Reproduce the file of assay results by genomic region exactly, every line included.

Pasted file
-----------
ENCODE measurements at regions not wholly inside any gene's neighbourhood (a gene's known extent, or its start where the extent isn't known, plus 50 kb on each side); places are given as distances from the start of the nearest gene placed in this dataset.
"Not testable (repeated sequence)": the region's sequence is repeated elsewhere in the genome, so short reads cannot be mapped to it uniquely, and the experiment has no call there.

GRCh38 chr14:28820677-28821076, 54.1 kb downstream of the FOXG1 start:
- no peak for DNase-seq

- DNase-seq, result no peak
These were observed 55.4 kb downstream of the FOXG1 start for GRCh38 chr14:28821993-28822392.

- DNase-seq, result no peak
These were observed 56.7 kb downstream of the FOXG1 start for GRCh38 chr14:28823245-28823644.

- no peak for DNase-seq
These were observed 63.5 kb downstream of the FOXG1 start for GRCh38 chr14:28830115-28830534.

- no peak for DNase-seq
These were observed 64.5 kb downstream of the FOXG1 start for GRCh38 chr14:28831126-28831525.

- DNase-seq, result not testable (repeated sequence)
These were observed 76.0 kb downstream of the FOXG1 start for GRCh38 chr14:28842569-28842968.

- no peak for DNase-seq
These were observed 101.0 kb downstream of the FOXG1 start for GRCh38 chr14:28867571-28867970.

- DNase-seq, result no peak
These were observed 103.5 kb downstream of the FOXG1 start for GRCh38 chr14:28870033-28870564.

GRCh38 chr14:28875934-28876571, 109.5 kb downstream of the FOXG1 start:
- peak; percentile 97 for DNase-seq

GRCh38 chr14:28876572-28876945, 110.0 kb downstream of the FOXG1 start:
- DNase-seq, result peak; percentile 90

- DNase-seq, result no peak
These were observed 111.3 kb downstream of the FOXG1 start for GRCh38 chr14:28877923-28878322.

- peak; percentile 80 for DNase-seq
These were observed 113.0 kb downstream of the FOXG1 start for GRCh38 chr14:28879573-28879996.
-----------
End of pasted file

ENCODE measurements at regions not wholly inside any gene's neighbourhood (a gene's known extent, or its start where the extent isn't known, plus 50 kb on each side); places are given as distances from the start of the nearest gene placed in this dataset.
"Not testable (repeated sequence)": the region's sequence is repeated elsewhere in the genome, so short reads cannot be mapped to it uniquely, and the experiment has no call there.

GRCh38 chr14:28820677-28821076, 54.1 kb downstream of the FOXG1 start:
- no peak for DNase-seq

- DNase-seq, result no peak
These were observed 55.4 kb downstream of the FOXG1 start for GRCh38 chr14:28821993-28822392.

- DNase-seq, result no peak
These were observed 56.7 kb downstream of the FOXG1 start for GRCh38 chr14:28823245-28823644.

- no peak for DNase-seq
These were observed 63.5 kb downstream of the FOXG1 start for GRCh38 chr14:28830115-28830534.

- no peak for DNase-seq
These were observed 64.5 kb downstream of the FOXG1 start for GRCh38 chr14:28831126-28831525.

- DNase-seq, result not testable (repeated sequence)
These were observed 76.0 kb downstream of the FOXG1 start for GRCh38 chr14:28842569-28842968.

- no peak for DNase-seq
These were observed 101.0 kb downstream of the FOXG1 start for GRCh38 chr14:28867571-28867970.

- DNase-seq, result no peak
These were observed 103.5 kb downstream of the FOXG1 start for GRCh38 chr14:28870033-28870564.

GRCh38 chr14:28875934-28876571, 109.5 kb downstream of the FOXG1 start:
- peak; percentile 97 for DNase-seq

GRCh38 chr14:28876572-28876945, 110.0 kb downstream of the FOXG1 start:
- DNase-seq, result peak; percentile 90

- DNase-seq, result no peak
These were observed 111.3 kb downstream of the FOXG1 start for GRCh38 chr14:28877923-28878322.

- peak; percentile 80 for DNase-seq
These were observed 113.0 kb downstream of the FOXG1 start for GRCh38 chr14:28879573-28879996.